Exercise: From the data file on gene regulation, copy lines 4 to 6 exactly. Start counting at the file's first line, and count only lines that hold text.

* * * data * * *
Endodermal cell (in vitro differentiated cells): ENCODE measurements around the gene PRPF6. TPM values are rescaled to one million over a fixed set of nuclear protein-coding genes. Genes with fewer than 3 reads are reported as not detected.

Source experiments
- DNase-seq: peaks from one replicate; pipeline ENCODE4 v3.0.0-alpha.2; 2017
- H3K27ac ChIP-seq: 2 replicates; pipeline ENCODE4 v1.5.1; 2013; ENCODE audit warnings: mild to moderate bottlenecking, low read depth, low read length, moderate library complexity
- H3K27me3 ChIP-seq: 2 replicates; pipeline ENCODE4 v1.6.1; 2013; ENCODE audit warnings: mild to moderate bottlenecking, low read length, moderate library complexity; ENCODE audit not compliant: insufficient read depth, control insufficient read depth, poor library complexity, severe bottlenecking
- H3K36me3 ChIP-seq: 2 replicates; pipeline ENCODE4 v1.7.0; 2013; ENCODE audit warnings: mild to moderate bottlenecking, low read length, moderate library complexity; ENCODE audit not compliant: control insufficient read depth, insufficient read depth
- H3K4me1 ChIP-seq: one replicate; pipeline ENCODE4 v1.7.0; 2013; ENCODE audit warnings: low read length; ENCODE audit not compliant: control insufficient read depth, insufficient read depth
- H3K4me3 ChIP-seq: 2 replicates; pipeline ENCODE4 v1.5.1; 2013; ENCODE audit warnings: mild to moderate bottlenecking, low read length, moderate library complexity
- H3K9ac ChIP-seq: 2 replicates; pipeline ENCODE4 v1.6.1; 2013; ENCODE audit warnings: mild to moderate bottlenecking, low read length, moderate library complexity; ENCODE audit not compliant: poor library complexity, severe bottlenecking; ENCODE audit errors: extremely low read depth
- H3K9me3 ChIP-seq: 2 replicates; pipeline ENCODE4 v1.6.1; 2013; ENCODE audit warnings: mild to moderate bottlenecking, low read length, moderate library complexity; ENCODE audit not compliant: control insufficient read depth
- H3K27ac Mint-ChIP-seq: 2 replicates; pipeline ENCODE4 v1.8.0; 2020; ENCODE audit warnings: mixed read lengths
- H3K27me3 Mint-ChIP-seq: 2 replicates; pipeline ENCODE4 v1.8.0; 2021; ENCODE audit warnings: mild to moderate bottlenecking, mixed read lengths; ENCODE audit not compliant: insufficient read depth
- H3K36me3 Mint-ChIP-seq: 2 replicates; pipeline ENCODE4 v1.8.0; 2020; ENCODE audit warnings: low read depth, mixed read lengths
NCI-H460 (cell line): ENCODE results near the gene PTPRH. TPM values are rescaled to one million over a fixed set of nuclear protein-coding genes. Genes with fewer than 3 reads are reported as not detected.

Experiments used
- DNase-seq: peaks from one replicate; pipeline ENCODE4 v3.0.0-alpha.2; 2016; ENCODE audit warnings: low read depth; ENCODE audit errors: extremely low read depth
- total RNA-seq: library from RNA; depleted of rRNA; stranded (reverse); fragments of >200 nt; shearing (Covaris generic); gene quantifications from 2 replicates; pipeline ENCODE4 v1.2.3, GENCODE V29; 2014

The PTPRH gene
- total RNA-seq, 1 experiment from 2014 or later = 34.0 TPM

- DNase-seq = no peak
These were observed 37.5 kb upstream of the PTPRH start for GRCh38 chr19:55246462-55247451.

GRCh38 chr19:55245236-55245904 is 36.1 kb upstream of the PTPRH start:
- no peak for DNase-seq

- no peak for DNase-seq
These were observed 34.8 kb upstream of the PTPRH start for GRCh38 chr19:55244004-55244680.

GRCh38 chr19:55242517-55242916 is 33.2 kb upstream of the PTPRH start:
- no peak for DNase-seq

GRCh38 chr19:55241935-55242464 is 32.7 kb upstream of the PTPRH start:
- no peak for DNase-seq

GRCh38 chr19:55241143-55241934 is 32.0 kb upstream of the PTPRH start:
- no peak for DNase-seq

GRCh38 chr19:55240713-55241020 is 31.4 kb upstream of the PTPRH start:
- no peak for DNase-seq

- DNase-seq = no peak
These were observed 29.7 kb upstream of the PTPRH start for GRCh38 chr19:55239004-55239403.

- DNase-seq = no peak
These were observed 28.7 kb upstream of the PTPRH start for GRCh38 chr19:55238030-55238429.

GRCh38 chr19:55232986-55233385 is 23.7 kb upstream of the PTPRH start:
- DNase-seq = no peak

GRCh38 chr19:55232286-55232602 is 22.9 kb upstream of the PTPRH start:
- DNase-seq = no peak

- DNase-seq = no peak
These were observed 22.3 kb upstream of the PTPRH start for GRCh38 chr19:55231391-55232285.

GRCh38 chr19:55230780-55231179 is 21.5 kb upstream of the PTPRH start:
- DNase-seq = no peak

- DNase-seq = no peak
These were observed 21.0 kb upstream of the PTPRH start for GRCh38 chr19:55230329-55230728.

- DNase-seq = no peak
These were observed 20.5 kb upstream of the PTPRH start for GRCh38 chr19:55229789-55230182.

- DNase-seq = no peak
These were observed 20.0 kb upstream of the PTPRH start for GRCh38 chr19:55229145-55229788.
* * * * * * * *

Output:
- H3K27ac ChIP-seq: 2 replicates; pipeline ENCODE4 v1.5.1; 2013; ENCODE audit warnings: mild to moderate bottlenecking, low read depth, low read length, moderate library complexity
- H3K27me3 ChIP-seq: 2 replicates; pipeline ENCODE4 v1.6.1; 2013; ENCODE audit warnings: mild to moderate bottlenecking, low read length, moderate library complexity; ENCODE audit not compliant: insufficient read depth, control insufficient read depth, poor library complexity, severe bottlenecking
- H3K36me3 ChIP-seq: 2 replicates; pipeline ENCODE4 v1.7.0; 2013; ENCODE audit warnings: mild to moderate bottlenecking, low read length, moderate library complexity; ENCODE audit not compliant: control insufficient read depth, insufficient read depth